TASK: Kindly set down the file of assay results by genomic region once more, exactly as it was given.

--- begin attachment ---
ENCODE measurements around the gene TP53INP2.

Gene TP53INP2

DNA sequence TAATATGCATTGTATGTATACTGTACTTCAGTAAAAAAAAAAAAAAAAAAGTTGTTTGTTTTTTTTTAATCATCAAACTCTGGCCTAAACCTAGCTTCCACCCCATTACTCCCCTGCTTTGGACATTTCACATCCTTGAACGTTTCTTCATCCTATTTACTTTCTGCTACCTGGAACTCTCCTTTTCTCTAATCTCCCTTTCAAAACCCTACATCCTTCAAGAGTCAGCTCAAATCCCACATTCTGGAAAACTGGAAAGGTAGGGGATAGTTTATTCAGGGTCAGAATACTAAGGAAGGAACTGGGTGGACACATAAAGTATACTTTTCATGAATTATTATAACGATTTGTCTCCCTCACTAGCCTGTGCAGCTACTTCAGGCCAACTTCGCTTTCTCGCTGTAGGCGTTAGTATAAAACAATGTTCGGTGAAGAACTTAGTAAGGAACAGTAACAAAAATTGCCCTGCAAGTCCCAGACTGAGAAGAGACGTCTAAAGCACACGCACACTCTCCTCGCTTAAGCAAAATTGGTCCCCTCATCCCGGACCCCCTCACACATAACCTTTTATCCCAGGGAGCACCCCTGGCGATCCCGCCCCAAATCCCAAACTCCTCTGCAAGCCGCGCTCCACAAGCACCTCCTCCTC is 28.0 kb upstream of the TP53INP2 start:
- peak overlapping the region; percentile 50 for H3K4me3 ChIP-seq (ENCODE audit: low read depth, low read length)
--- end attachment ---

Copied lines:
ENCODE measurements around the gene TP53INP2.

Gene TP53INP2

DNA sequence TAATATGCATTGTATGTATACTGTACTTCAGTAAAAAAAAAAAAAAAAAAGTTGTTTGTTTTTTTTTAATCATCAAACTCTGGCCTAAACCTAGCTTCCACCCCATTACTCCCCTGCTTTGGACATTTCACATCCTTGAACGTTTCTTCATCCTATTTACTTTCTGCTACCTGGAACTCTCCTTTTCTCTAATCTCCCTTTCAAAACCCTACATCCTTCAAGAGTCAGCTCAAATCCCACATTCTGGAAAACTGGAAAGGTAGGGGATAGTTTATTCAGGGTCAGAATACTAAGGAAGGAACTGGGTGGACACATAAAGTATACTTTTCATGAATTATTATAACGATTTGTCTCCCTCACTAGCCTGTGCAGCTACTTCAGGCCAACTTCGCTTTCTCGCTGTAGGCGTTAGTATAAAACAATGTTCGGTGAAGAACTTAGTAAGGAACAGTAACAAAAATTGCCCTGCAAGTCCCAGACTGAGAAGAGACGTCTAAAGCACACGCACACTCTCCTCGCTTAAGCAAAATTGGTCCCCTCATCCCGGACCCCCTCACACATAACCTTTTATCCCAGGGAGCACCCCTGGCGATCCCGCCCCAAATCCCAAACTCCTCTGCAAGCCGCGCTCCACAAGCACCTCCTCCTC is 28.0 kb upstream of the TP53INP2 start:
- peak overlapping the region; percentile 50 for H3K4me3 ChIP-seq (ENCODE audit: low read depth, low read length)